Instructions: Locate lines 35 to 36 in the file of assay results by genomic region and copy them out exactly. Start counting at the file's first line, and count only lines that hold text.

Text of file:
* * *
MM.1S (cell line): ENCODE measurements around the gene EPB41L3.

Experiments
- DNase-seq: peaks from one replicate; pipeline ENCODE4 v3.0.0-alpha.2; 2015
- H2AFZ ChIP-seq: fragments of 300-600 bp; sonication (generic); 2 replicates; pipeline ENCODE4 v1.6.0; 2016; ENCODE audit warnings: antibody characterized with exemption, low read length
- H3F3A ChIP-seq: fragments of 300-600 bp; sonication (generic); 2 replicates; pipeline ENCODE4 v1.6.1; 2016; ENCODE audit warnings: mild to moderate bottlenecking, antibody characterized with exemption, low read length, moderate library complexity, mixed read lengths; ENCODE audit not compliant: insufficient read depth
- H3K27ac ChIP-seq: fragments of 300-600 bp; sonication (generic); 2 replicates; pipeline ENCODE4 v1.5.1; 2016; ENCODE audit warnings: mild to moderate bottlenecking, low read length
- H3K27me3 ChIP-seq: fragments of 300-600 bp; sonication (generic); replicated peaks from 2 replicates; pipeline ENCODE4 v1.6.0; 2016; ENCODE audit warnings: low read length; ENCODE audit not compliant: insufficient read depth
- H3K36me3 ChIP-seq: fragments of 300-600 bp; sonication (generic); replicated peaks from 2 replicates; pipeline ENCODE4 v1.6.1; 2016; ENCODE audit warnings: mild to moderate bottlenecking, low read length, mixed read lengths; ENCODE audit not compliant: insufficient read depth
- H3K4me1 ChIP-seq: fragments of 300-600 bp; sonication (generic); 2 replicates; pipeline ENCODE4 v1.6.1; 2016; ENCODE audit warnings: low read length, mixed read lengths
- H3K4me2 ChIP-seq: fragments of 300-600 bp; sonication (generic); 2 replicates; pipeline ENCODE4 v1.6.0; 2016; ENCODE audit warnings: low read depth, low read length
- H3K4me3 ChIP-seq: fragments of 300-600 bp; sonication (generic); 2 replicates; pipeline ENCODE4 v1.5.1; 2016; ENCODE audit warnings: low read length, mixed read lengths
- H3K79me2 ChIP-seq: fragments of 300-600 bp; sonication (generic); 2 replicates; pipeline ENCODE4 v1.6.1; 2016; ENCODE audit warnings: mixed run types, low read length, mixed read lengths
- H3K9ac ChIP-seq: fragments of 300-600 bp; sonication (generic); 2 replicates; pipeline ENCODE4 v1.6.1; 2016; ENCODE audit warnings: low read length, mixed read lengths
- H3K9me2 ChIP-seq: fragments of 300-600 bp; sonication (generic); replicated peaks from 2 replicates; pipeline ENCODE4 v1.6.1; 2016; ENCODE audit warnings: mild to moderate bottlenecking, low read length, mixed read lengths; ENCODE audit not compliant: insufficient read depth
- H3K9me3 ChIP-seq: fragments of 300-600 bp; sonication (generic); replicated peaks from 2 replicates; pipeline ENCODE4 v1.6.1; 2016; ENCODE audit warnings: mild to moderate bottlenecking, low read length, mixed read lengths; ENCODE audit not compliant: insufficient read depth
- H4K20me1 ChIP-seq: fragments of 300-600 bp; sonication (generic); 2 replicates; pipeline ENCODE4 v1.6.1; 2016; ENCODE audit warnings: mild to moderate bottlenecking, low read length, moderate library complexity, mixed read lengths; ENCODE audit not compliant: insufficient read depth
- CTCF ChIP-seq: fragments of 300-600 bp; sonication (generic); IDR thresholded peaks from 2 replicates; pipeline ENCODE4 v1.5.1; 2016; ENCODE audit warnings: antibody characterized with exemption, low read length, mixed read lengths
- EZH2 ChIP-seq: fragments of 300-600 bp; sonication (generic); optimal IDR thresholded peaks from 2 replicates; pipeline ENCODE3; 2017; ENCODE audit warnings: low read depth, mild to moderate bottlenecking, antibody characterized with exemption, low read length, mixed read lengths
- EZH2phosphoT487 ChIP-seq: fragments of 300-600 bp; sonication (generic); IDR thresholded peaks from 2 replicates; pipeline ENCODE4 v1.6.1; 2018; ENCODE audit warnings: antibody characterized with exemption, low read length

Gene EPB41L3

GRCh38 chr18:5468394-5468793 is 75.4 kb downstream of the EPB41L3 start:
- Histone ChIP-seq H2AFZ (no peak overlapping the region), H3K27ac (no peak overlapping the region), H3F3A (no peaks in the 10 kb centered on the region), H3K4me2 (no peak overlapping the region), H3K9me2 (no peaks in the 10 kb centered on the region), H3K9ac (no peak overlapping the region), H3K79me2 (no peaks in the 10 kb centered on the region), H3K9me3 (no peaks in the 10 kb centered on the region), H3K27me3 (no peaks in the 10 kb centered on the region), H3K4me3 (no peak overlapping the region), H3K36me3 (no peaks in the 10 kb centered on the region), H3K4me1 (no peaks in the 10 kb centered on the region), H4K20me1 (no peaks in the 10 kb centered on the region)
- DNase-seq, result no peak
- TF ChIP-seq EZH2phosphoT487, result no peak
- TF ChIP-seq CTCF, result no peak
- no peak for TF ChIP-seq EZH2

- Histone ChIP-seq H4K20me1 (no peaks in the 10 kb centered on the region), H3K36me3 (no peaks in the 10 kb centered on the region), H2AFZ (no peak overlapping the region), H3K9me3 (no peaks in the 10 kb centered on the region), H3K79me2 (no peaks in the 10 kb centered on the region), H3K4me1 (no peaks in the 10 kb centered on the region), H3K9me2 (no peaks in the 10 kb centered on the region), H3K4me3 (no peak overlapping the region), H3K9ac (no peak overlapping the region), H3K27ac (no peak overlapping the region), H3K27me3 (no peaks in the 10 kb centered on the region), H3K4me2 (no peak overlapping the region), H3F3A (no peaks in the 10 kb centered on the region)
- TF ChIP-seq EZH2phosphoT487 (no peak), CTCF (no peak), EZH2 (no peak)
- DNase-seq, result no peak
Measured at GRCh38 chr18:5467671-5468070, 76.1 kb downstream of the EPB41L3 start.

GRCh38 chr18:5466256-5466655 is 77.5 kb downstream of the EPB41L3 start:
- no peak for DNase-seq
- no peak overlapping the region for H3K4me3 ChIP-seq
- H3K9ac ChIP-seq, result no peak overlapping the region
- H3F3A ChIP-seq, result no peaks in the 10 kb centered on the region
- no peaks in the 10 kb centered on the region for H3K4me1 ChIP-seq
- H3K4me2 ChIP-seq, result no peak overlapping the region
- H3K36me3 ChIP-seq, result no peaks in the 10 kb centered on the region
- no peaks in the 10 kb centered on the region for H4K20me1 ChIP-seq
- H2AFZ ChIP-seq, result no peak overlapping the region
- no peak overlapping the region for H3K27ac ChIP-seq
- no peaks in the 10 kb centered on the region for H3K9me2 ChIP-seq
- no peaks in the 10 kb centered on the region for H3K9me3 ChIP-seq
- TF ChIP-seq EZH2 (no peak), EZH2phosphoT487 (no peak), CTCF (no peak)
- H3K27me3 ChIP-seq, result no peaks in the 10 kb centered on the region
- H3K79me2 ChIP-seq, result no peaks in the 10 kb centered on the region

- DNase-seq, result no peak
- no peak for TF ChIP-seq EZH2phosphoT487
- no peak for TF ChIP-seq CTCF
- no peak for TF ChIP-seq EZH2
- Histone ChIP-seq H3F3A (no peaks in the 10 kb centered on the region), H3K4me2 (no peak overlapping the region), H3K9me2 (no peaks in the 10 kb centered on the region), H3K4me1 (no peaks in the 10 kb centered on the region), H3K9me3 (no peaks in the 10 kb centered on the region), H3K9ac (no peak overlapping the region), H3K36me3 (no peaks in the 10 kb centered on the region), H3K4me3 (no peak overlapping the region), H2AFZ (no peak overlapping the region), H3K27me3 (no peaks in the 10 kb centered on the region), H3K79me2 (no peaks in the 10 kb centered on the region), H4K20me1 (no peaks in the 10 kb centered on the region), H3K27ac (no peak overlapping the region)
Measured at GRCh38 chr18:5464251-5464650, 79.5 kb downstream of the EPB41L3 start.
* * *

- H3F3A ChIP-seq, result no peaks in the 10 kb centered on the region
- no peaks in the 10 kb centered on the region for H3K4me1 ChIP-seq